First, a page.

Wednesday, October 13, 2021

These galaxies cannot form new stars and astronomers don't know why

Some of the oldest and most massive galaxies in the universe have mysteriously lost the ability to produce new stars and have become "blacked out".  Astronomers found them in a new study and wondered if this was due to some unknown process that disrupted stellar production, but they soon discovered something startling: galaxies actually never had enough gas for new stars.

 This "dead" galaxy can still generate a new large and massive elliptical galaxy

 How to measure distances between galaxies in a constantly expanding universe?

 It was through the Atacama Large Millimeter/submillimeter Array (ALMA) and the Hubble Space Telescope that the researchers discovered half a dozen primitive massive galaxies that ran out of “fuel”.  They're not the only galaxies considered to be faded, but given their ages, the absence of cold gas isn't exactly what scientists expected to see.

 To analyze galaxies so distant and dim, astronomers used a feature that the universe itself provides, gravitational lenses—spacetime distortions caused by the gravity of much closer galaxies positioned precisely between Earth and the farthest target.  With these lenses, light from distant objects is “forced” to follow the distortion path, resulting in magnification of the source.  In this case, the sources were the six galaxies described in the study.

 According to Kate Whitaker, lead author of the study and an assistant professor of astronomy at the University of Massachusetts, scientists deduced "that these extinct galaxies hit the brakes a few billion years after the Big Bang."  However, the most cautious observation led them to conclude "that the first galaxies didn't really apply the brakes, but were instead running in a vacuum".

 This conclusion is totally unexpected, because the oldest galaxies, formed in the first three billion years after the Big Bang, should be rich in cold gas, the raw material of the stars.  That was just the mystery—how did galaxies rich in cold gas stop stellar production?  Well, they weren't that rich.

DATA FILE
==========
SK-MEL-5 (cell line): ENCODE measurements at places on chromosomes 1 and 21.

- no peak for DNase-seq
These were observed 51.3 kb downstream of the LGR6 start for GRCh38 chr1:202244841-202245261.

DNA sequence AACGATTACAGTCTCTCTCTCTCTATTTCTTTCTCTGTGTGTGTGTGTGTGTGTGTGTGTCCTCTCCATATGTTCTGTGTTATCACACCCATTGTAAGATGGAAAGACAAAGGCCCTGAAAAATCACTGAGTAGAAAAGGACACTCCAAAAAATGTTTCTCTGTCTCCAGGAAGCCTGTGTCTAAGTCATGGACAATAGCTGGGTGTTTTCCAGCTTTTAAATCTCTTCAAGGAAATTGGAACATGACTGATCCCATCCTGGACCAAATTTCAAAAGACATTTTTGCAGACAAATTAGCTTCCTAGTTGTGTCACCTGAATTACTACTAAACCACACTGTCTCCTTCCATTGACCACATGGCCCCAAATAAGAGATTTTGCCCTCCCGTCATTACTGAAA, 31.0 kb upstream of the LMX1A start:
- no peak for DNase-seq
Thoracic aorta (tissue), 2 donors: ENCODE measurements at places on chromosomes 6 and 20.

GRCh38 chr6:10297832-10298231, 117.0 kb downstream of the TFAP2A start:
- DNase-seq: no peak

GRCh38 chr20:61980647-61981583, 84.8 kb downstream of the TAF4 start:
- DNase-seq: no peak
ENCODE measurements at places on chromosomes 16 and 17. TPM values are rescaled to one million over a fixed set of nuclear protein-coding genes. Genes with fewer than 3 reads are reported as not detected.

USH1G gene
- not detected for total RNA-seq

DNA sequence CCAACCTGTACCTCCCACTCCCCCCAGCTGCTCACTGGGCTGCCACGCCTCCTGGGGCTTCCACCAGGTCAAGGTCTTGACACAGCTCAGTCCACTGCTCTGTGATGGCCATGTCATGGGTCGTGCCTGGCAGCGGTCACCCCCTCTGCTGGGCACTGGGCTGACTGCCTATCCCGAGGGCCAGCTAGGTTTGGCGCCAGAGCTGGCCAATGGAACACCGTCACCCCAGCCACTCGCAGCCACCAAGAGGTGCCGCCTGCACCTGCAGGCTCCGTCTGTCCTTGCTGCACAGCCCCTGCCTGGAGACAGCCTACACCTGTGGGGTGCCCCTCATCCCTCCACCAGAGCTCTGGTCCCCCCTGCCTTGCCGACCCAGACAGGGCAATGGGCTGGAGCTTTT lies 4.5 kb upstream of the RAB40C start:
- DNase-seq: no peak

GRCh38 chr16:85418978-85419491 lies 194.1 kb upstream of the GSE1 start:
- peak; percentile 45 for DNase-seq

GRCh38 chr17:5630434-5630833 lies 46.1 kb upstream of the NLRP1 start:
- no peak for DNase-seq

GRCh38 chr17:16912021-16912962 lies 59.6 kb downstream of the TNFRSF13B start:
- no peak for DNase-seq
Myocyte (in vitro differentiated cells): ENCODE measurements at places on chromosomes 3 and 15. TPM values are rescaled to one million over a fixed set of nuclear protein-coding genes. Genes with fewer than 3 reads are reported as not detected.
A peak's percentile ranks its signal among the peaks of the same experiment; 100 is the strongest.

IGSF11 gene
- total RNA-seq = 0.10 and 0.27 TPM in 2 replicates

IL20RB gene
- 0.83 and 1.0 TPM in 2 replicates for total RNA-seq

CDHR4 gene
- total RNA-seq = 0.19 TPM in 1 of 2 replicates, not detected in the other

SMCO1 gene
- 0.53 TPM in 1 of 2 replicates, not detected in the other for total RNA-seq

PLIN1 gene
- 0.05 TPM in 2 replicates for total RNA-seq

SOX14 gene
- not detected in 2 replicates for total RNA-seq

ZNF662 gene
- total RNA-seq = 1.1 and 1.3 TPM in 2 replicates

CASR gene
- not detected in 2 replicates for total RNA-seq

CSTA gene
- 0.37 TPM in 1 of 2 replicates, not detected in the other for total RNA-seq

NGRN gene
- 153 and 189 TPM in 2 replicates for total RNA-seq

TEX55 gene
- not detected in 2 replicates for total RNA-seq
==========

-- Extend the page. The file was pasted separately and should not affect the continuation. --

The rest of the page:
To better understand how these galaxies formed and died, the team made simultaneous observations with ALMA and Hubble, as part of a project called REQUIEM (short for REsolving QUIEscent Magnified galaxies), which focuses on using gravitational lenses to observe galaxies that, otherwise they would not be found.  The authors then analyzed light at millimeter wavelengths to measure the amount of gas in galaxies.

 Stars form in molecular clouds made mostly of hydrogen and helium, the most abundant elements in the universe.  When the most massive ones explode in a supernova, the resulting turbulence pushes those clouds away and, as a result, they become denser.  Increasingly compressed, this cold gas ends up collapsing under its own weight, and thus a star is born.  In this cycle that repeats itself over millions of years, new stars also incorporate the gas and dust released by supernovae—a kind of cosmic recycling.

 Thus, it is natural that galaxies always have some considerable amount of cold gas, but this is not the case for the six galaxies observed in this study.  They've had their gas tanks emptied, and it's still unclear why.  "We don't understand why this is, but possible explanations could be that the primary gas supply that fuels the galaxy has been cut off or perhaps a supermassive black hole is injecting energy that keeps the gas in the galaxy warm," said Christina C. Williams, co-author of the study.

 This means that galaxies cannot refuel the “fuel tank”, in Williams' words, and therefore cannot restart the processes of star production.  "The mere fact that these massive beasts of the cosmos formed 100 billion stars in about a billion years and then suddenly ended their star formation is a mystery we would all love to solve," Whitaker said.  In other words, where did the cold star-forming gas go?

 To find the answer to these nagging—or exhilarating, depending on your point of view—questions will require further studies.  But REQUIEM's research has already brought important advances to the study of galaxies through gravitational lenses.  In fact, this was the first time that scientists were able to make measurements of cold material from distant faint galaxies outside the local universe.


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